Insomnia may have no recognized cause.


Most individuals with insomnia can be diagnosed after a brief discussion with their doctor. However, there are multiple tests available to diagnose insomnia if they are needed. Some of these include:

Additional testing is often needed if another disorder is suspected, such as sleep apnea, narcolepsy, or circadian rhythm disorders.



If insomnia results in disrupted daytime function, especially if it persists chronically, it may require treatment. There are many effective medications that can be helpful for short-term use. Two major classes include benzodiazepine and nonbenzodiazepine medications. Some of these prescription and over-the-counter medications include:


There are also alternatives to treatment with medications, including making changes in behaviors or sleep habits. Some of the more common alternative therapies for insomnia include:

A Word From Verywell

Insomnia is the most common sleep complaint, affecting nearly everyone at some point in our lives. It can exist in multiple subtypes or even as part of other sleep disorders or medical conditions. There may be associated symptoms such as difficulties with memory, concentration, and mood. Insomnia may be caused by many things, and a careful evaluation by a doctor is usually sufficient to establish a diagnosis.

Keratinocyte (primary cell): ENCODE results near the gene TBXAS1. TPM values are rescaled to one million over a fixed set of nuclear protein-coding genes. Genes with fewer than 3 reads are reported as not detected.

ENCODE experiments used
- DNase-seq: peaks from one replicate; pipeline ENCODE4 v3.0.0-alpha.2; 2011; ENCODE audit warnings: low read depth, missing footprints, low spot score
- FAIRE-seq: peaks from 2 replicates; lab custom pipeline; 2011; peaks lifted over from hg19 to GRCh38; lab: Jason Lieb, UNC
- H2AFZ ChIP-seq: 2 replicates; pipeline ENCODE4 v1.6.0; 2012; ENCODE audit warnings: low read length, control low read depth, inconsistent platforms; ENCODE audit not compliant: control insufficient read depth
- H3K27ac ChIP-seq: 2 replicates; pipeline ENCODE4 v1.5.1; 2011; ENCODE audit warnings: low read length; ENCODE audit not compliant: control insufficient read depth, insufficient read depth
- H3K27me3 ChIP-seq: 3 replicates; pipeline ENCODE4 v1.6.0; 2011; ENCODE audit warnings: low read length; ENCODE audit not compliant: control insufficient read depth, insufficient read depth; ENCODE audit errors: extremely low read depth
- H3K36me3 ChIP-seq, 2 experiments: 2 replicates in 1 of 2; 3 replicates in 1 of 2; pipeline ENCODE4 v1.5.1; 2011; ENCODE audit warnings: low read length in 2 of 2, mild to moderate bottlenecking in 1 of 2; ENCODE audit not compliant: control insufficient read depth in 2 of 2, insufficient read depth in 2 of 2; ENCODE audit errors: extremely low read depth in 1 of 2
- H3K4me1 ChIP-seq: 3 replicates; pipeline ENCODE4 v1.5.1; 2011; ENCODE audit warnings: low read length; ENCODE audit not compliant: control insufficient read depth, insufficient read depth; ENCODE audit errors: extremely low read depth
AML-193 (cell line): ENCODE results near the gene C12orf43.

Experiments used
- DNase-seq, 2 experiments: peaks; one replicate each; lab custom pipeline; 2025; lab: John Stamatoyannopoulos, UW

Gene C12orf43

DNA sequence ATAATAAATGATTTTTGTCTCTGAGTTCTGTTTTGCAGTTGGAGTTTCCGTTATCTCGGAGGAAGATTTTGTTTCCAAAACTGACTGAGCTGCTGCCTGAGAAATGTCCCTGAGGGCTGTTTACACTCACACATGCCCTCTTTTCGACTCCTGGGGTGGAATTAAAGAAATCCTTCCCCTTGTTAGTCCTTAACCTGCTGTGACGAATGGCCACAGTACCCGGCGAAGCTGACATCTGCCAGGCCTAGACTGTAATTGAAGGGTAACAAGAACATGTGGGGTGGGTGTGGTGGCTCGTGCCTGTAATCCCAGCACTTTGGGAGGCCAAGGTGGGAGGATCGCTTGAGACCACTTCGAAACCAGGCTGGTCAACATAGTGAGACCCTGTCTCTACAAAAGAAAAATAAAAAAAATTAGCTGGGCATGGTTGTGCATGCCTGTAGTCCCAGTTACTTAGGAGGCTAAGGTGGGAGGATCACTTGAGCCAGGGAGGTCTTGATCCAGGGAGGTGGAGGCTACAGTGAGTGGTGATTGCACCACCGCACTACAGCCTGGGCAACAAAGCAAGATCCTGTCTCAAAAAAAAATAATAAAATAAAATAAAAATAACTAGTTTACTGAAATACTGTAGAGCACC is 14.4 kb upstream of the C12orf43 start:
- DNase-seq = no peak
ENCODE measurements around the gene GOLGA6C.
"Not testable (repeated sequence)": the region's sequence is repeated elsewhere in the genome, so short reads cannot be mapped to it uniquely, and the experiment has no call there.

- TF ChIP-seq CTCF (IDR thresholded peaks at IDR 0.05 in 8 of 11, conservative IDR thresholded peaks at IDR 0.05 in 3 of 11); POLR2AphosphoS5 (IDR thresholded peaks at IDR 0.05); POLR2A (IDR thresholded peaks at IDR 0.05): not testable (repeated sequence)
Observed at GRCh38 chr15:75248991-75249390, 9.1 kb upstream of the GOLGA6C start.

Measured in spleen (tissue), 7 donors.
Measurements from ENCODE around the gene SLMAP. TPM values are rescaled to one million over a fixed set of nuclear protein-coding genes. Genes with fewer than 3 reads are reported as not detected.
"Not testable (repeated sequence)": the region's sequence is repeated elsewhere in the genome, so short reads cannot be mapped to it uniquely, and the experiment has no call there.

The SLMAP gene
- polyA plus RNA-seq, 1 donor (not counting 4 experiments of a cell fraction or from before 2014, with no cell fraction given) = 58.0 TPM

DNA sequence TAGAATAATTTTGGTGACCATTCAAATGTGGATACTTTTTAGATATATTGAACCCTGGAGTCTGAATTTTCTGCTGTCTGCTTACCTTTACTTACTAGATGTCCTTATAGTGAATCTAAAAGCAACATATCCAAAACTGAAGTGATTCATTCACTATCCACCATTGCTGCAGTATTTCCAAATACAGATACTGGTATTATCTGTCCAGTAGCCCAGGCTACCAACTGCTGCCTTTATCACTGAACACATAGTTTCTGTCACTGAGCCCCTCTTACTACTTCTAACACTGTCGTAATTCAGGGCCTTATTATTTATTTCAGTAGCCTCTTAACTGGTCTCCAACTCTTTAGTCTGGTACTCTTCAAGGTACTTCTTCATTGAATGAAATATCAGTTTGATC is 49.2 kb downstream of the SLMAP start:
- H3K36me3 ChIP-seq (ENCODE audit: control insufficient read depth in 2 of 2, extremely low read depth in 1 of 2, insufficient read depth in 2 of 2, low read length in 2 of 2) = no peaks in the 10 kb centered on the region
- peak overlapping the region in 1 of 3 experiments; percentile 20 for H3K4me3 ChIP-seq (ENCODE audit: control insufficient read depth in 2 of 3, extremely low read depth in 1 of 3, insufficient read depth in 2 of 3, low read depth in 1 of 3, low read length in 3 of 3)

Occasionally further tests may be indicated. Fortunately, there are effective treatments for insomnia, including many prescription and over-the-counter sleeping pills as well as alternative therapies, such as improving sleep habits or the sleep environment.

If it persists, cognitive behavioral therapy for insomnia (CBTI) may be the most effective treatment option. Our Doctor Discussion Guide below can help you start that conversation with a doctor to find the best treatment option.

Insomnia Doctor Discussion Guide

Get our printable guide for your next doctor's appointment to help you ask the right questions.

Doctor Discussion Guide Woman
6 Sources
Verywell Health uses only high-quality sources, including peer-reviewed studies, to support the facts within our articles. Read our editorial process to learn more about how we fact-check and keep our content accurate, reliable, and trustworthy.
  1. National Heart, Lung, and Blood Institute. Insomnia.

  2. Walsh JK, Coulouvrat C, Hajak G, et al. Nighttime insomnia symptoms and perceived health in the America Insomnia Survey (AIS). Sleep. 2011;34(8):997-1011. doi:10.5665/SLEEP.1150

  3. Bollu PC, Kaur H. Sleep Medicine: Insomnia and Sleep. Mo Med. 2019;116(1):68-75.

  4. Sleep Foundation. Cognitive behavioral therapy for insomnia (CBT-I).

  5. Pharmacy Times. FDA approves daridorexant for treatment of insomnia.

  6. Merck Manual Consumer Version. Insomnia and Excessive Daytime Sleepiness (EDS). Reviewed May 2019.

Additional Reading
  • American Academy of Sleep Medicine. "International classification of sleep disorders: Diagnostic and coding manual." 2nd ed. 2005.
  • Ohayon, MM. "Epidemiology of insomnia: what we know and what we still need to learn." Sleep Med Rev. 202; 6:97.
  • Shochat, T et al. "Insomnia in primary care patients." Sleep. 1999; 22 Suppl 2:S359.

By Brandon Peters, MD
Brandon Peters, MD, is a board-certified neurologist and sleep medicine specialist.